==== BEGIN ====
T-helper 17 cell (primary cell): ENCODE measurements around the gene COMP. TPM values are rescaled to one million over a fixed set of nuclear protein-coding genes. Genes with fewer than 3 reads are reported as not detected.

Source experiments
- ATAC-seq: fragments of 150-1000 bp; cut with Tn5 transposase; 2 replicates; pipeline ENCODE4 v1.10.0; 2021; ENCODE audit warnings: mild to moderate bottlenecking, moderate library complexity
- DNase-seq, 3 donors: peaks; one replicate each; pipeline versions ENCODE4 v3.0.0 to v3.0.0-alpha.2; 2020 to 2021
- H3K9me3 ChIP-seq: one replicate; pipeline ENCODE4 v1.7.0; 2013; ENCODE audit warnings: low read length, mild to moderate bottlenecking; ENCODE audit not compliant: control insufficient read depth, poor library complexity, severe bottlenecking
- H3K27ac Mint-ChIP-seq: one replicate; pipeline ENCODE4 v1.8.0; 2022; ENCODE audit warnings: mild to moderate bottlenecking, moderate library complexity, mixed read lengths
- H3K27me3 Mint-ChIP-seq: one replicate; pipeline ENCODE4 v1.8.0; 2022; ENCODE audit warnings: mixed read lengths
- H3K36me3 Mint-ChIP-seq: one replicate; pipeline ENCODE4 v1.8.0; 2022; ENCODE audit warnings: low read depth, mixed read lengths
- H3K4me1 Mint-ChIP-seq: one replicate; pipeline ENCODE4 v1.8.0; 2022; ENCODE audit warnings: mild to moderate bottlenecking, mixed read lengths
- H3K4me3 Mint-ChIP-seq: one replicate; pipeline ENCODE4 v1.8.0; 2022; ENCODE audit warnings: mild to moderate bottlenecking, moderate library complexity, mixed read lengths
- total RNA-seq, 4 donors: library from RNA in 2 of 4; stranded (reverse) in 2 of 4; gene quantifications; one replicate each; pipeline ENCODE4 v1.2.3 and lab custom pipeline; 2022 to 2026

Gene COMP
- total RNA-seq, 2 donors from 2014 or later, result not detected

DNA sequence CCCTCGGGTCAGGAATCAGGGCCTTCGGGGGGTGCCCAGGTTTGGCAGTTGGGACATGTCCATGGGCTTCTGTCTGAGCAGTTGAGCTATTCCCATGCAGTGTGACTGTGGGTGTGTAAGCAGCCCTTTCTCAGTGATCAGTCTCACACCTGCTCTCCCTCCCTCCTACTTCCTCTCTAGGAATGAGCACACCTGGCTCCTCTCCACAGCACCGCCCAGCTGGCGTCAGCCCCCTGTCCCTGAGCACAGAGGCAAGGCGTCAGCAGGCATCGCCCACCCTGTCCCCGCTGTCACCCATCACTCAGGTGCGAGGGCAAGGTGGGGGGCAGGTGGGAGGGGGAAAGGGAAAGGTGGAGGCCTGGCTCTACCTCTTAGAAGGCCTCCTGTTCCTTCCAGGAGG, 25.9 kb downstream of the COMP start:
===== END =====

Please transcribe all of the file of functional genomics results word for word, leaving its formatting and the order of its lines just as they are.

T-helper 17 cell (primary cell): ENCODE measurements around the gene COMP. TPM values are rescaled to one million over a fixed set of nuclear protein-coding genes. Genes with fewer than 3 reads are reported as not detected.

Source experiments
- ATAC-seq: fragments of 150-1000 bp; cut with Tn5 transposase; 2 replicates; pipeline ENCODE4 v1.10.0; 2021; ENCODE audit warnings: mild to moderate bottlenecking, moderate library complexity
- DNase-seq, 3 donors: peaks; one replicate each; pipeline versions ENCODE4 v3.0.0 to v3.0.0-alpha.2; 2020 to 2021
- H3K9me3 ChIP-seq: one replicate; pipeline ENCODE4 v1.7.0; 2013; ENCODE audit warnings: low read length, mild to moderate bottlenecking; ENCODE audit not compliant: control insufficient read depth, poor library complexity, severe bottlenecking
- H3K27ac Mint-ChIP-seq: one replicate; pipeline ENCODE4 v1.8.0; 2022; ENCODE audit warnings: mild to moderate bottlenecking, moderate library complexity, mixed read lengths
- H3K27me3 Mint-ChIP-seq: one replicate; pipeline ENCODE4 v1.8.0; 2022; ENCODE audit warnings: mixed read lengths
- H3K36me3 Mint-ChIP-seq: one replicate; pipeline ENCODE4 v1.8.0; 2022; ENCODE audit warnings: low read depth, mixed read lengths
- H3K4me1 Mint-ChIP-seq: one replicate; pipeline ENCODE4 v1.8.0; 2022; ENCODE audit warnings: mild to moderate bottlenecking, mixed read lengths
- H3K4me3 Mint-ChIP-seq: one replicate; pipeline ENCODE4 v1.8.0; 2022; ENCODE audit warnings: mild to moderate bottlenecking, moderate library complexity, mixed read lengths
- total RNA-seq, 4 donors: library from RNA in 2 of 4; stranded (reverse) in 2 of 4; gene quantifications; one replicate each; pipeline ENCODE4 v1.2.3 and lab custom pipeline; 2022 to 2026

Gene COMP
- total RNA-seq, 2 donors from 2014 or later, result not detected

DNA sequence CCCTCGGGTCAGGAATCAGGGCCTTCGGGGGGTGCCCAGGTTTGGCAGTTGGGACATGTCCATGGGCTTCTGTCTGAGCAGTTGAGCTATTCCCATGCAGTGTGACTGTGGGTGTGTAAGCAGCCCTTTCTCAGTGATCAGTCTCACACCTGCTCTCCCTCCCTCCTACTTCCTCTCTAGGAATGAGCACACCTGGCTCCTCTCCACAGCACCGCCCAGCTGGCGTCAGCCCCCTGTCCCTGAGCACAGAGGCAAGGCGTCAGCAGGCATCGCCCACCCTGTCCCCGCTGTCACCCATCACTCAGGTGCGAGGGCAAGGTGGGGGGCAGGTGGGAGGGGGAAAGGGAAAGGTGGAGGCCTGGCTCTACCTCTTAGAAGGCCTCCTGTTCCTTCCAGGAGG, 25.9 kb downstream of the COMP start: